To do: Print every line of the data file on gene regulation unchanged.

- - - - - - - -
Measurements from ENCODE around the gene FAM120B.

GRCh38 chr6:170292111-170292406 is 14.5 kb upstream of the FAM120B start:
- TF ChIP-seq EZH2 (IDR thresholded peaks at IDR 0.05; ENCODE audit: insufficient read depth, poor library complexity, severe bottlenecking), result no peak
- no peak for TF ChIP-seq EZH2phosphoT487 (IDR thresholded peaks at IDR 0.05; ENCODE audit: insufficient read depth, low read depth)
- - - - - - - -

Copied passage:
Measurements from ENCODE around the gene FAM120B.

GRCh38 chr6:170292111-170292406 is 14.5 kb upstream of the FAM120B start:
- TF ChIP-seq EZH2 (IDR thresholded peaks at IDR 0.05; ENCODE audit: insufficient read depth, poor library complexity, severe bottlenecking), result no peak
- no peak for TF ChIP-seq EZH2phosphoT487 (IDR thresholded peaks at IDR 0.05; ENCODE audit: insufficient read depth, low read depth)